Thriving in Graduate School (and in Life): A Different Perspective

January 3, 2018


*This blog was also posted on the Society for Research on Adolescence website*


It’s no surprise to anybody reading this that graduate student mental health is a concern. Some recent findings about graduate student mental health (an understudied population):

-Over half of graduate students reported feeling nervous, irritable, stressed, etc.

-33% of psychology students reported significant symptoms of depression.

-10% of graduate and professional students at UCLA reported contemplating suicide.


I earned my Ph.D. in 2015. Yes, I worked a lot, and I worked hard. Yes, there were times that were stressful for me: major deadlines happening at the same time, dealing with imposter syndrome, completing Ph.D. exams and choosing a dissertation topic were tough at times…


But it wasn’t stressful all the time. And I don’t think it has to be. (Honestly, I thrived throughout most of my time in graduate school).


I’d like to share a different perspective to dealing with stress in graduate school that got me through tough times and allowed me to thrive.


Don’t believe everything you think.

Our thinking naturally ebbs and flows regardless of outside circumstances (you know, one minute it feels like you’ve totally got the semester under control, and the next, you feel like the worst graduate student in your cohort – but nothing actually changed between those two minutes). Choose to trust your thinking when you’re in a high mood, and don’t take it so seriously when you’re not feeling great.


As another example… I’ve had many grad school buddies say things to me like, “My advisor hates me,” “My advisor doesn’t believe in me,” or “My advisor doesn’t think I’m doing a good job.” What if you don’t actually know what other people are thinking about you? What if your mind just made it up, and you’re believing something that isn’t true?


Trust me, your advisor or any faculty member you’re working with has a thousand things going on at any given time (and *gasp* they ALSO have a personal life!) – they may not remember your research idea from the last lab meeting because they have a teething 6-month old at home and didn’t sleep last night. They haven’t submitted your recommendation letter yet? It’s possible they innocently forgot because they have tenure review on the horizon and it’s eating up all their time. It’s not personal, and what you think may be happening may not actually be happening at all.


Just for fun, try noticing the thoughts that randomly pop into your mind, and challenge them. Are they true? Would life be easier if you chose to let those (made-up) thoughts go?


Be gentle with yourself.

You are doing the best you can in any given moment, and that’s good enough. Some days, you’re going to make huge progress on data analysis for a paper, and other days, it’s going to be a struggle to write a single paragraph for a short course assignment. It’s okay. Ride the highs, and be gentle with yourself during the lows.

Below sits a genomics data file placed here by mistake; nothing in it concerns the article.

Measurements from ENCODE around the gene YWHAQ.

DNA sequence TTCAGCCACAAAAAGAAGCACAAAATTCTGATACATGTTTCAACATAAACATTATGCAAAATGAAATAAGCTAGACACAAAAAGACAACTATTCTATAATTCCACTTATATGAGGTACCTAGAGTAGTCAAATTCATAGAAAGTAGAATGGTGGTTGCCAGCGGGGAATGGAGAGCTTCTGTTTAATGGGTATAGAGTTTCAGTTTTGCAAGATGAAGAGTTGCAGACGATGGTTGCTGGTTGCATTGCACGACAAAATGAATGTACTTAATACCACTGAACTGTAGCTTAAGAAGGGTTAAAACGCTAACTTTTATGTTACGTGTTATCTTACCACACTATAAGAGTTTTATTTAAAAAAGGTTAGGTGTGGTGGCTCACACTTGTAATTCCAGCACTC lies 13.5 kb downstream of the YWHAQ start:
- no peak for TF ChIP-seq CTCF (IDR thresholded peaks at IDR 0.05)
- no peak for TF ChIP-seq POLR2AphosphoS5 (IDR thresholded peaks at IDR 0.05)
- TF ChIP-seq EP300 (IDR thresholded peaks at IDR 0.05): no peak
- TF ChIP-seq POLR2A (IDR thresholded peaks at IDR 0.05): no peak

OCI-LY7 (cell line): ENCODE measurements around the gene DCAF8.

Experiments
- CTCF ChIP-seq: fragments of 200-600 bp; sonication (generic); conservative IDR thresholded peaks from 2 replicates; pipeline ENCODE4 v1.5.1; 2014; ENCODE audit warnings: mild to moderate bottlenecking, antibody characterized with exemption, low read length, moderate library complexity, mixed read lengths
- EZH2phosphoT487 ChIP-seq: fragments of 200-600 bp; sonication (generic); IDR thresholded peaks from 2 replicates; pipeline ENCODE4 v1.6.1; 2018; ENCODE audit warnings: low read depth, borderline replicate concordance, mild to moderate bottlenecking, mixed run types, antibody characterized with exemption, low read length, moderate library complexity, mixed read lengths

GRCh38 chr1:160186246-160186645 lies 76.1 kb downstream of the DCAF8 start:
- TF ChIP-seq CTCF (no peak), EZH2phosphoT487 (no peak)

You’ll get your mojo back naturally, there’s nothing you need to do except be nice to yourself.


We do so much better when we’re not stressed out.

One trick I’ve learned is to approach seemingly insurmountable tasks as if they aren’t a big deal (because really, they’re not). Choosing a dissertation topic was really difficult for me – I put so much pressure on choosing the right topic, having just the right balance between depth and breadth, doing enough but not doing too much, I just had to do some really fancy quantitative data analysis... I put so much pressure on myself, I got stuck. For a long time.


Then it occurred to me, “Why is my dissertation such a big deal? This isn’t life-and-death… It’s just another study. No big deal.” It was so much easier to brainstorm and move forward with my dissertation without all of the self-imposed pressure for it to be the perfect dissertation.


So, my advice for thriving in graduate school (and in life)?

-Challenge your thoughts.

-Be nice to yourself – you’re doing the best you can in any given moment, always. There is no exception to this. 

-Remember, it’s not a big deal.


Books I recommend about being a graduate student:

·         Publish and Prosper by Nathaniel Lambert

·         Writing Your Dissertation in Fifteen Minutes a Day by Joan Bolker

·         Getting Things Done by David Allen


Books I recommend that have nothing to do with being a graduate student:

·         Being Human by Amy Johnson

·         Loving What Is by Byron Katie

·         Coming Home by Dicken Bettinger


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